The Importance of Supportive Parental Care

Consistent provision of supportive parental care is a critical determinant of brain development. The author notes that the type of childhood experiences that one had in their early life has a profound impact on their brain and body health as well as their lifelong behaviors ("Effects of Stress on the Developing Brain -," 2017). Maternal anxiety can be passed down to their offspring and is an important predisposing factor for diabetes which eventually affects the developing brain. Abuse and neglect deter cognitive development ("Effects of Stress on the Developing Brain -," 2017). Children who are not stimulated verbally have impaired language development. A supportive environment is essential in fostering positive development. Our ability to handle stressful situations depends on whether we possess the "reactive" or the "less reactive" alleles. Individuals who possess the "reactive" alleles are termed as "orchids" while those with the less reactive alleles are regarded as "dandelions” ("Effects of Stress on the Developing Brain -," 2017). The two different alleles offer varying phenomenal adaptability. "Orchid children" are more vulnerable to child abuse and neglect. However, in a nurturing environment, "orchids" turn out to be successful people in society. "Dandelions" have "resilient" genes which confer them the ability to survive well in any environment regardless of their upbringing.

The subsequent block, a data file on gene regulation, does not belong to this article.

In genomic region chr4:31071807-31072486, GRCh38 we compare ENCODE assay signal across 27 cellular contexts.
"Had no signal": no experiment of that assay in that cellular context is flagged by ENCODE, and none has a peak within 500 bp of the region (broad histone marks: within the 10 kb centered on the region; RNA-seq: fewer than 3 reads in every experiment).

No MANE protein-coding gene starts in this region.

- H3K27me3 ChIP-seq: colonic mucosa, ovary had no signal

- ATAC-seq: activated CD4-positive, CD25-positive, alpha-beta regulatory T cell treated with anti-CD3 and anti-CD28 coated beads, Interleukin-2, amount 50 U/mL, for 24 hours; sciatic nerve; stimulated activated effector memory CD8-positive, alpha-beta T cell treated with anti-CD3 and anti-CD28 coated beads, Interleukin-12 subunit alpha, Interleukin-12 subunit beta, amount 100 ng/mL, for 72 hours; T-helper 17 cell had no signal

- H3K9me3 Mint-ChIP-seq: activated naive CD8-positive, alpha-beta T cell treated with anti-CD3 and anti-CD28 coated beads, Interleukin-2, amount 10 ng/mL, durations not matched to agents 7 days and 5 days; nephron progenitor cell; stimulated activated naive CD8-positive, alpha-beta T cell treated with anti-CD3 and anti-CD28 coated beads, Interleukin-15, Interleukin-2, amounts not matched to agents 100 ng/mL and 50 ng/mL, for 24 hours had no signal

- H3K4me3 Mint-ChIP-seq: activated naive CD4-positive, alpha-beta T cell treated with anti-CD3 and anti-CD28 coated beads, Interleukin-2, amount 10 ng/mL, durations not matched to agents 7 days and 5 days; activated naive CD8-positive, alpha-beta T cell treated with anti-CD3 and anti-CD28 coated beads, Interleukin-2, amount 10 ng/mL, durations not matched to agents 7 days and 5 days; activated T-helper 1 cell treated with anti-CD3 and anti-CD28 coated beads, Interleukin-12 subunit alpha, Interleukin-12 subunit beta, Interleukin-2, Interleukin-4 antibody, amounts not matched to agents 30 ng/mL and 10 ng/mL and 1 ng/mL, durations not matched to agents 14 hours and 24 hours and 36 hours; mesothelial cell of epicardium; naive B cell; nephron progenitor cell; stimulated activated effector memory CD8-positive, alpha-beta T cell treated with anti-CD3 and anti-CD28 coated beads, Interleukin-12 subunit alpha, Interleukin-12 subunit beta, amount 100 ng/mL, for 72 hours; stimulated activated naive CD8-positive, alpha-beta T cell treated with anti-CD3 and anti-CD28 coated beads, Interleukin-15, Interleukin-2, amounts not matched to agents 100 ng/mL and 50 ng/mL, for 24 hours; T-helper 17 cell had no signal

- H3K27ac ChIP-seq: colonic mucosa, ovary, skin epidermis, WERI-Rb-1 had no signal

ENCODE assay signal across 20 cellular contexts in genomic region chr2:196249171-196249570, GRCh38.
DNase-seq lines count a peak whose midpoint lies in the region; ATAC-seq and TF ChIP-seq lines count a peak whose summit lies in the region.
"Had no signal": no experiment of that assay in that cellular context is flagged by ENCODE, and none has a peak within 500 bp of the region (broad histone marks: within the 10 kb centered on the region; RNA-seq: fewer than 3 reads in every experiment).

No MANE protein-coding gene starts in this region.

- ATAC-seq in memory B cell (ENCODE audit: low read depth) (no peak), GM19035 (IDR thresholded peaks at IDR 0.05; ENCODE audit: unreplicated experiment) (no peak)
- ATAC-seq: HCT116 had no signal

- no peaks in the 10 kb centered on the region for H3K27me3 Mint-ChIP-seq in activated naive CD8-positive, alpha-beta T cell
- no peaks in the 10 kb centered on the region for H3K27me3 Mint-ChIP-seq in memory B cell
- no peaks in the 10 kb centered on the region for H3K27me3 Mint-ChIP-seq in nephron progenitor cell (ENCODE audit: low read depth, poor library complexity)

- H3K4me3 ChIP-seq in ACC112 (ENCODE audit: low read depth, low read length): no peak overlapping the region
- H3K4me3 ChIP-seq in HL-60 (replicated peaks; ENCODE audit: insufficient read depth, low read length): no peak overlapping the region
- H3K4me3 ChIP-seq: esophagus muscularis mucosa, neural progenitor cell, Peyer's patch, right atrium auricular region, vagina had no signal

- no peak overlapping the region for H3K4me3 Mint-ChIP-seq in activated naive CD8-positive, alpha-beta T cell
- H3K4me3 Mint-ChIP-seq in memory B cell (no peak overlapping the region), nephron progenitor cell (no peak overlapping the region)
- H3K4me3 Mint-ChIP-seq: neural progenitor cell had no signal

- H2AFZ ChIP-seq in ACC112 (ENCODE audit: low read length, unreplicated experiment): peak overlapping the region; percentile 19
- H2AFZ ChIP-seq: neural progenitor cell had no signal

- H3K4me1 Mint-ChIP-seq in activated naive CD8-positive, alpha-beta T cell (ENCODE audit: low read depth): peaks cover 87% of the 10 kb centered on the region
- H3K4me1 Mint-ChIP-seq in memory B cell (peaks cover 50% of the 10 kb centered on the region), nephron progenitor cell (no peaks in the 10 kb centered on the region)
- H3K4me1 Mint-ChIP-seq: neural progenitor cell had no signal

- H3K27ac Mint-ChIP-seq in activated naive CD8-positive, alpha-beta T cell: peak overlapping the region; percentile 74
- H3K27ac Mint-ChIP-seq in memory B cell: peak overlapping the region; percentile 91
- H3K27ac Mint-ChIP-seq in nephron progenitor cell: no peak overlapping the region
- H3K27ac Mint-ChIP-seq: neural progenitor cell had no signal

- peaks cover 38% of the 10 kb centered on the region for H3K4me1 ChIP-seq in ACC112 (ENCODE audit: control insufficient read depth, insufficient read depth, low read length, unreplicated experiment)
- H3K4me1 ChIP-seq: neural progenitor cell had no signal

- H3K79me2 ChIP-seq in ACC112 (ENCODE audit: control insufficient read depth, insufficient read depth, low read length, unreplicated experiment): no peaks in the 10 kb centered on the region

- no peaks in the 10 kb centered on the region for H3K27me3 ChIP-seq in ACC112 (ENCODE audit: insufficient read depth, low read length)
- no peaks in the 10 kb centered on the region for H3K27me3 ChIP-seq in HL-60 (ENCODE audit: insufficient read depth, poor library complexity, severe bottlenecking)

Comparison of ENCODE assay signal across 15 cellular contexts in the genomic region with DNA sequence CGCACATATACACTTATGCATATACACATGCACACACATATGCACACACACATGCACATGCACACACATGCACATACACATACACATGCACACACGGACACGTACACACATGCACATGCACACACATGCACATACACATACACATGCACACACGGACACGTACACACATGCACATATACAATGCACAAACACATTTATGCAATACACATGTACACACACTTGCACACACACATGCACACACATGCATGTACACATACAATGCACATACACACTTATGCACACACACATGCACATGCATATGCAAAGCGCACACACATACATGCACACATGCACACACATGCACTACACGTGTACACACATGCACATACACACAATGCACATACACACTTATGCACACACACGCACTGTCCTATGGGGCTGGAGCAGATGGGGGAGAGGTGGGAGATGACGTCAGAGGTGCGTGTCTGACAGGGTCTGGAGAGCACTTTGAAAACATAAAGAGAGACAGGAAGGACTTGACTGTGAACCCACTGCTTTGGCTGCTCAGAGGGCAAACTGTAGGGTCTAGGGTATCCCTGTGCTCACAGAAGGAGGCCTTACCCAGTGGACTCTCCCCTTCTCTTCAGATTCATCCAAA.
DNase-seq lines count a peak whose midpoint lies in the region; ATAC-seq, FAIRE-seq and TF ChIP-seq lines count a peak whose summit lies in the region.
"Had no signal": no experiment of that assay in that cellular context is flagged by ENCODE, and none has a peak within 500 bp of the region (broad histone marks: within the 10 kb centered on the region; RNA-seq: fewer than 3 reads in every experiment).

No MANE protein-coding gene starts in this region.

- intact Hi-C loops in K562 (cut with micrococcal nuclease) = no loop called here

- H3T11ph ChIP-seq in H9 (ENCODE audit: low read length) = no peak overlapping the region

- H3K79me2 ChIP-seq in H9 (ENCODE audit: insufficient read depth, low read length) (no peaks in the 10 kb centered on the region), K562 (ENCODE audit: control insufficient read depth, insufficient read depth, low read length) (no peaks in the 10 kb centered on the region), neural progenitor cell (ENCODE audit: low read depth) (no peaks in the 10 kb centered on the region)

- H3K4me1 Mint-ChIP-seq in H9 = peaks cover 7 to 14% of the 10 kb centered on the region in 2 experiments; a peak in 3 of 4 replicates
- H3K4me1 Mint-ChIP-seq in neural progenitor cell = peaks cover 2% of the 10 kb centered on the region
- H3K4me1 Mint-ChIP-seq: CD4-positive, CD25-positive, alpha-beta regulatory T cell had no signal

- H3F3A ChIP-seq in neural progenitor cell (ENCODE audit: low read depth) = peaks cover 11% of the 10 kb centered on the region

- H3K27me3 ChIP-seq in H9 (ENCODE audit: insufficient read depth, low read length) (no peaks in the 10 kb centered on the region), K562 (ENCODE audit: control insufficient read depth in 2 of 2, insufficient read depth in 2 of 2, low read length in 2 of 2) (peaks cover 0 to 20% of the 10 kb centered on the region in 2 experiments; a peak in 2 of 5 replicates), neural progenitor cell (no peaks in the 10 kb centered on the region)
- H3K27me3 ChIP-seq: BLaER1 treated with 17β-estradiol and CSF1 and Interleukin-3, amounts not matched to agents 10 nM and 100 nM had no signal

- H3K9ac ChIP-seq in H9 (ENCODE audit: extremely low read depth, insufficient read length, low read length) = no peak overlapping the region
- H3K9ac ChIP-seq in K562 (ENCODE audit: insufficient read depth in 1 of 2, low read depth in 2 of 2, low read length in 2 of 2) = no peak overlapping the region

Effects of Stress on the Developing Brain - (2017). Retrieved 17 August 2017, from

Eisch, A. J., & Petrik, D. (2012). Depression and hippocampal neurogenesis: a road to remission?. Science, 338(6103), 72-75.

How does the brain handle long-term stress? - (2017). Retrieved 17 August 2017, from

Kumar, A., Rinwa, P., Kaur, G., & Machawal, L. (2013). Stress: Neurobiology, consequences, and management. Journal of pharmacy & bioallied sciences, 5(2), 91.